I’ve heard people who attend multi-racial churches (or MEMA churches) condemn ethnic-specific churches, using the word “segregation.” Every time I hear it, it makes me grieve. Here are three reasons why.
It is misleading.
First, the word “segregation” is far from a neutral term in America. It is a deeply loaded word that is associated with hatred, civil rights, and attitudes of superiority.
Allow this quote to shed light on the associations of this term:
The segregator relegates the segregated to the status of a thing rather than elevate him to the status of a person. The underlying philosophy of Christianity is diametrically opposed to the underlying philosophy of segregation, and all the dialectics of the logicians cannot make them lie down together.
–Martin Luther King, Jr., Paul’s Letter to American Christians, 1956
In other words, segregation exists when one group believes it to be superior to another and purposely excludes others on this basis. While I cannot speak for all ethnic churches, this is not the intent of the ethnic-specific church at all. Largely, ethnic churches do not exist because of some attitude of superiority. Ethnic churches have a vision and mission to reach and disciple a specific people group, much like age-specific ministries or gender-specific ministries. To accuse them of “segregation” is unfair and misleading.
It is manipulative.
Because of its loaded nature, the term “segregation” automatically causes a visceral reaction in many Americans. It is a negative buzzword that riles people up and causes an emotional reaction. They are using it in an attempt to shame those in an ethnic church. Using this term causes some to be automatically defensive, responding with “Oh, no. I’d never support segregation! (That’s UnAmerican!)” It also causes other people to look down on the ethnic church automatically without having to make a logical or biblical case against it.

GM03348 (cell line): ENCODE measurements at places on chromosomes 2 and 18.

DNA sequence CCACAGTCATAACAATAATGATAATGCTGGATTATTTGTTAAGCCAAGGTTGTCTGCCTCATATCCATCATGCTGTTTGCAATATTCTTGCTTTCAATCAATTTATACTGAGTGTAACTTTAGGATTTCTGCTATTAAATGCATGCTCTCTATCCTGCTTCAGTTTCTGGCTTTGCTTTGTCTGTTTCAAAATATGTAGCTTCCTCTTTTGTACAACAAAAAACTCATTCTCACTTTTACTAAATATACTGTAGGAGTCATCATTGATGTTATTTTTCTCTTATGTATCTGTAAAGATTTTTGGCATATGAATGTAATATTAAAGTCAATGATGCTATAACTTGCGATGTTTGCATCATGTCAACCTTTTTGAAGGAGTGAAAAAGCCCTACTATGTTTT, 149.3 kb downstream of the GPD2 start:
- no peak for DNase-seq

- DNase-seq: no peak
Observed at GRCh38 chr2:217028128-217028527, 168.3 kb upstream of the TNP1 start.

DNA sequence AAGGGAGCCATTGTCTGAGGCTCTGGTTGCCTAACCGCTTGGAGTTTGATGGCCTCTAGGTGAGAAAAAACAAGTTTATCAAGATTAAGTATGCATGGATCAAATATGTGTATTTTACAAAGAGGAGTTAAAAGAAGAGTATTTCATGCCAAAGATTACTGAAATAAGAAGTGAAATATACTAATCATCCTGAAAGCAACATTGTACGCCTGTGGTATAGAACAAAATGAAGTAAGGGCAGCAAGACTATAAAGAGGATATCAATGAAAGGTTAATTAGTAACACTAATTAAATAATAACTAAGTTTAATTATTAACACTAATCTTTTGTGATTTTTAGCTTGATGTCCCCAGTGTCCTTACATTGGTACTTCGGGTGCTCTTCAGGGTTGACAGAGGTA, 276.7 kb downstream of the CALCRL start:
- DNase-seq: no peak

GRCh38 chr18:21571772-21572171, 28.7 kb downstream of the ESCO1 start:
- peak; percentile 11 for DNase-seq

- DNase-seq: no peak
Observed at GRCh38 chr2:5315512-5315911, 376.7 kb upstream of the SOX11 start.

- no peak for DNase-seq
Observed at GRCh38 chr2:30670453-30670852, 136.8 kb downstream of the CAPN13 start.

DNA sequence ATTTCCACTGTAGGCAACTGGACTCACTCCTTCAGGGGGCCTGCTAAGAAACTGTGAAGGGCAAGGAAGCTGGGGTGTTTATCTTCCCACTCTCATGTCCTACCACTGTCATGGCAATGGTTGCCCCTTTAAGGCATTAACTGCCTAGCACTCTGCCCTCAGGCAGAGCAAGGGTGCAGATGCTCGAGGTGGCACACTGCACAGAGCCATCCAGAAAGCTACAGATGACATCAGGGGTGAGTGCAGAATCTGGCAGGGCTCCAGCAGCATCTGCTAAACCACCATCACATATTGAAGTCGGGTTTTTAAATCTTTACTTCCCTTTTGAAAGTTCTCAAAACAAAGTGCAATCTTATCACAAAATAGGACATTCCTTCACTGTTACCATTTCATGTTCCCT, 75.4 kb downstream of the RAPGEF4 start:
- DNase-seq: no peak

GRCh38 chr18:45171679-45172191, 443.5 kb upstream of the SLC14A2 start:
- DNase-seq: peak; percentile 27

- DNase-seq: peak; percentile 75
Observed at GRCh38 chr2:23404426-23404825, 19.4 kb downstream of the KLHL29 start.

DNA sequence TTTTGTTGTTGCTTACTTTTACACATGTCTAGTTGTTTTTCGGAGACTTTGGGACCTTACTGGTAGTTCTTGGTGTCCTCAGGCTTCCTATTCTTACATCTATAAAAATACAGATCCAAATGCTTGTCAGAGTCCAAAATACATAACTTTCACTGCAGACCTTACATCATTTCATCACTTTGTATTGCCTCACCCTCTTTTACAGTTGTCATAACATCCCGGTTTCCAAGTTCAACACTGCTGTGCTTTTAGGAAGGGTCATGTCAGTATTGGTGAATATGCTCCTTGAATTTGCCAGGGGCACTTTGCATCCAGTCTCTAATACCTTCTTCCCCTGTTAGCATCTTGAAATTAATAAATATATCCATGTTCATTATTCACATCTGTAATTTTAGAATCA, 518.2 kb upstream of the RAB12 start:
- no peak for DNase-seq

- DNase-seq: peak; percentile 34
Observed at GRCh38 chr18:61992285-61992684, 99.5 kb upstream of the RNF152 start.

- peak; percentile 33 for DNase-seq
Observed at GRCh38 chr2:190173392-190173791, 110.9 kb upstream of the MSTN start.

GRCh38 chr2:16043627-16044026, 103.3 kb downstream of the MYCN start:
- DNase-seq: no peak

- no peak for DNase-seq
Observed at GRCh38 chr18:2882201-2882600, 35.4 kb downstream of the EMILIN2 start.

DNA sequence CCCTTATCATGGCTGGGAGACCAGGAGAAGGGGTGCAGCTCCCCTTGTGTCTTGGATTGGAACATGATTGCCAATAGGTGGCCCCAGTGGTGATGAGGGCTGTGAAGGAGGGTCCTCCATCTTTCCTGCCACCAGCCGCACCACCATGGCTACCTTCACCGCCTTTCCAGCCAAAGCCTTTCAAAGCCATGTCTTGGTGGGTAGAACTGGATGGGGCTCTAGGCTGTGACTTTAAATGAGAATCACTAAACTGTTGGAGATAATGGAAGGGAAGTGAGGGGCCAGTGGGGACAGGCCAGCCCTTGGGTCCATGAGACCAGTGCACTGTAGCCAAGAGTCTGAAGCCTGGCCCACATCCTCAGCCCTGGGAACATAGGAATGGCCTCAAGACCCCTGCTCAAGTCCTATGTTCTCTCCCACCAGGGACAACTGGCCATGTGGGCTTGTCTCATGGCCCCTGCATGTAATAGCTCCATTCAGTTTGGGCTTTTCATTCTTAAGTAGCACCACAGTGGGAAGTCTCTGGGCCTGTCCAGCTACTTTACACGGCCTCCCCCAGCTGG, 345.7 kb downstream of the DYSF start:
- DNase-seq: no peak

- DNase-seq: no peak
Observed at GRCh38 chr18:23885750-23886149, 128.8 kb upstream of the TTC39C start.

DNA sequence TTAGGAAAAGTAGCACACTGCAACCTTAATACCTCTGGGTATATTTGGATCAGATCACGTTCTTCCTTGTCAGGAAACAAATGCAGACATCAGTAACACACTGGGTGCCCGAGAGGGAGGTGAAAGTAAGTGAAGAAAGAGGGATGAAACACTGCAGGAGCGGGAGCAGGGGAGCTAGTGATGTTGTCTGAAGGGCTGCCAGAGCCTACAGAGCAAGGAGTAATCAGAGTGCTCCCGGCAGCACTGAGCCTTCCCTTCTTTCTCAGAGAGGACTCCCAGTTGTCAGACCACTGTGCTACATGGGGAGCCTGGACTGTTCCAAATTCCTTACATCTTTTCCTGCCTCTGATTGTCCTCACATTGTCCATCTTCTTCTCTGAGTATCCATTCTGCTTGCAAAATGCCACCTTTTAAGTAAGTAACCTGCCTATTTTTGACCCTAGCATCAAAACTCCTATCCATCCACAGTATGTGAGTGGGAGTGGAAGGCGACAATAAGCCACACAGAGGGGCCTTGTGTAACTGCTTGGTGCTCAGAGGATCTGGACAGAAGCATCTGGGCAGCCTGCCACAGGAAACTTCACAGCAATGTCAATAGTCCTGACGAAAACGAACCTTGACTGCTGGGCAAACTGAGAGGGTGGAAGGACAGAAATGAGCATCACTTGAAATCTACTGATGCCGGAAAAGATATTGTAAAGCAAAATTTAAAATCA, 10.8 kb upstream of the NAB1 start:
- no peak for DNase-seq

Therefore, by using this term, one is taking advantage of its politically-loaded nature and manipulating the situation so that people react in an emotional or visceral way. In debate language, this is the “Buzzword fallacy“– using emotionally loaded language to create a “knee jerk” reaction to one’s advantage.
It is divisive.
Using this misleading and manipulative term creates a rift between ethnic-specific and non-ethnic-specific churches. I see churchgoers refuse to associate with ethnic-specific ministries because they “don’t want to support segregation.” I’ve seen a notable evangelical pastor of a well-known church make it a policy to refuse all speaking engagements with ethnic-specific ministries. I’ve seen those in churches with multi-ethnic visions continue to put down and condemn ethnic-specific churches. Using this term causes division in the body of Christ. This is ironic, considering how those who use the term say they don’t want separation. It’s also ironic that some use this term because of its loaded nature to set themselves up as somehow morally (or ecclesiastically) superior to others.
My plea to American churchgoers: please stop using a politically-loaded, manipulative, prejudicial term when discussing race and the church. Let’s use a conciliatory stance and have open dialogue about how the Church (at large) can express its unity together.